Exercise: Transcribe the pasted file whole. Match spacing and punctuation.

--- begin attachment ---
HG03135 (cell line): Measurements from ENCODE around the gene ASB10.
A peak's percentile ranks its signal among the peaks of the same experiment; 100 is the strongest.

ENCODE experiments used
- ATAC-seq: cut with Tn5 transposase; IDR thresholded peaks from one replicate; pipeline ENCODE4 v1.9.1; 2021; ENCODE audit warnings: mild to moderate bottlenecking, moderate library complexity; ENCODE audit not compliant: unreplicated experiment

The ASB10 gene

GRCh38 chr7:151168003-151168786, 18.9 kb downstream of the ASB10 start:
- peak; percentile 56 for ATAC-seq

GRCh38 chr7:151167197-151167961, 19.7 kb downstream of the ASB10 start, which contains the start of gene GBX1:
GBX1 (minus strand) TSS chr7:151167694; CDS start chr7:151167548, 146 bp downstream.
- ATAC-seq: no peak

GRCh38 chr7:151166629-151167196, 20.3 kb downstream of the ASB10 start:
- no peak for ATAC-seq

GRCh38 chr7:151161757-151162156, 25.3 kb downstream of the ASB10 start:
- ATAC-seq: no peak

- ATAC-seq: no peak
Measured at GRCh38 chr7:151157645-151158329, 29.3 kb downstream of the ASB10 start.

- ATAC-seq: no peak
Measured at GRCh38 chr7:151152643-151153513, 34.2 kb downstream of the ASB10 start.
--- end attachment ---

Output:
HG03135 (cell line): Measurements from ENCODE around the gene ASB10.
A peak's percentile ranks its signal among the peaks of the same experiment; 100 is the strongest.

ENCODE experiments used
- ATAC-seq: cut with Tn5 transposase; IDR thresholded peaks from one replicate; pipeline ENCODE4 v1.9.1; 2021; ENCODE audit warnings: mild to moderate bottlenecking, moderate library complexity; ENCODE audit not compliant: unreplicated experiment

The ASB10 gene

GRCh38 chr7:151168003-151168786, 18.9 kb downstream of the ASB10 start:
- peak; percentile 56 for ATAC-seq

GRCh38 chr7:151167197-151167961, 19.7 kb downstream of the ASB10 start, which contains the start of gene GBX1:
GBX1 (minus strand) TSS chr7:151167694; CDS start chr7:151167548, 146 bp downstream.
- ATAC-seq: no peak

GRCh38 chr7:151166629-151167196, 20.3 kb downstream of the ASB10 start:
- no peak for ATAC-seq

GRCh38 chr7:151161757-151162156, 25.3 kb downstream of the ASB10 start:
- ATAC-seq: no peak

- ATAC-seq: no peak
Measured at GRCh38 chr7:151157645-151158329, 29.3 kb downstream of the ASB10 start.

- ATAC-seq: no peak
Measured at GRCh38 chr7:151152643-151153513, 34.2 kb downstream of the ASB10 start.